I think of games as Verbs, as in we “do”. This means that as a live-ops experience I am returning to replay the core mechanics of that game, but in order to drive forward against a renewing sense of purpose and progression over time. When a game sets us Daily/Weekly/Monthly challenges which allow us to feel a sense of momentum and collection over time, we deepen our engagement with that game. We will always crave some sense of achievement/completion, but with a living game the narrative or game lore can evolve over each season.

Let’s also not forget that players themselves are the best content. There is nothing like the effect of knowing that other people are playing, that they can see your achievements, and especially where you can interact with them whether that is synchronously or asynchronously in game, or via some online community experience.

Packaging long-term value

To continue to deliver player value over time we do need ongoing revenues, to pay for the servers, management of the LiveOps, new content and of course new features. This to me means that the revenue models need to also deliver more reason to play – not just as a way to capture money. Unlike the gym-membership model which gains profitability when users stop coming but fail to cancel their membership, we want to give paying players even more value from playing even more.

There are lots of ways to explore this, but I will focus on four examples:

Seasonality: A regular update of the game's lore, often associated with the release of updates to maps, focus on a specific character/weapons/faction or mode of play. Players may be able to temporarily gain access to new items/equipment even without paying, but upgrading or subscribing to the Season Pass allows them to keep those unique items (most of which will never return in exactly the same form).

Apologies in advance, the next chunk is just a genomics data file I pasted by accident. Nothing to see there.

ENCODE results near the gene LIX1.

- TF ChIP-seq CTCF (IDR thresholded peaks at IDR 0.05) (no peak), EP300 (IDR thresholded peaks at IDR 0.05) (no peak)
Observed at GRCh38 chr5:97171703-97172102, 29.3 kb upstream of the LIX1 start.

Battlepass/VIP: Some kind of track made up of specific tasks or goals over the period of the pass, sometimes with specific activities tied to each week. These allow you to earn either specific rewards, or to generate a currency (sometimes unique to a season) for use in exchange for seasonal items. This approach has become a go-to standard, and perhaps even over-used. However, the principles of ongoing purpose can be adapted to most games with some imagination. VIP or premium paths which give VIPs more tasks to complete – allowing players to earn more value as they play more.

Prestige: A lot of games will find it difficult to provide the space for ongoing development of characters and skill trees over the longer term without creating significant balancing issues. However, there is a technique from idle games we can draw upon which will allow players to recapture the pleasure of progressing their favourite character times/skill trees. If players can ‘Prestige’ (or reset) a character, then they have to go back through the upgrading process – giving them a reason to play more. However, they will always need some return for doing that such as unlocking new skill paths, creating new abilities, increasing the optimisation of some other element of play. The specific added value will differ between different games e.g. a MOBA needs characters to start with a level playing field but playing options when they upgrade during a session can be more varied with ‘prestiged’ characters (as long as this doesn’t become unbalanced).